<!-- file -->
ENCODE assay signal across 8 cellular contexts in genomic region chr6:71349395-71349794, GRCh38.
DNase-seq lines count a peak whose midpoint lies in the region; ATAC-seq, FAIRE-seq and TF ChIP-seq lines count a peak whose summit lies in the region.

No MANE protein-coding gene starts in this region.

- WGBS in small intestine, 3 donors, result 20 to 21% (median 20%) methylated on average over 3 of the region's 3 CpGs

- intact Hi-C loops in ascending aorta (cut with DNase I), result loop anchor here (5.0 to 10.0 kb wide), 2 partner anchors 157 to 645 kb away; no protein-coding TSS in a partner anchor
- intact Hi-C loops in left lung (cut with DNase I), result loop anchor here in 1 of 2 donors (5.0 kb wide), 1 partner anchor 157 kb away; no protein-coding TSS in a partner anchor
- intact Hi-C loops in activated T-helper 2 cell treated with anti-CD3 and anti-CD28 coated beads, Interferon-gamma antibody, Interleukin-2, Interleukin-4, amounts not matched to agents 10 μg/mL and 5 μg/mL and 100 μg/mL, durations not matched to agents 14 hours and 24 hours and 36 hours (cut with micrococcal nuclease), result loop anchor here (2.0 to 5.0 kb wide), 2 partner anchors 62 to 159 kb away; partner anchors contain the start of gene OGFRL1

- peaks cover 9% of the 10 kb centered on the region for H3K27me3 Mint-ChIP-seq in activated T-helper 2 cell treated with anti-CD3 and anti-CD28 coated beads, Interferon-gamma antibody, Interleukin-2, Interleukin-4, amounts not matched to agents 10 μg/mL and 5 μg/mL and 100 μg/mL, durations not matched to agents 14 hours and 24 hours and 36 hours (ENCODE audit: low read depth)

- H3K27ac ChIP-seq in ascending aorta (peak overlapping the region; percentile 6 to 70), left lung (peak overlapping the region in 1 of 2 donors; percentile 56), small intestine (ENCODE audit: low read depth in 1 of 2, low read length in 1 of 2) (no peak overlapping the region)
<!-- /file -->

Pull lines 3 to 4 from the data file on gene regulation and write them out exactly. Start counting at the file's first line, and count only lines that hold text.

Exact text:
No MANE protein-coding gene starts in this region.

- WGBS in small intestine, 3 donors, result 20 to 21% (median 20%) methylated on average over 3 of the region's 3 CpGs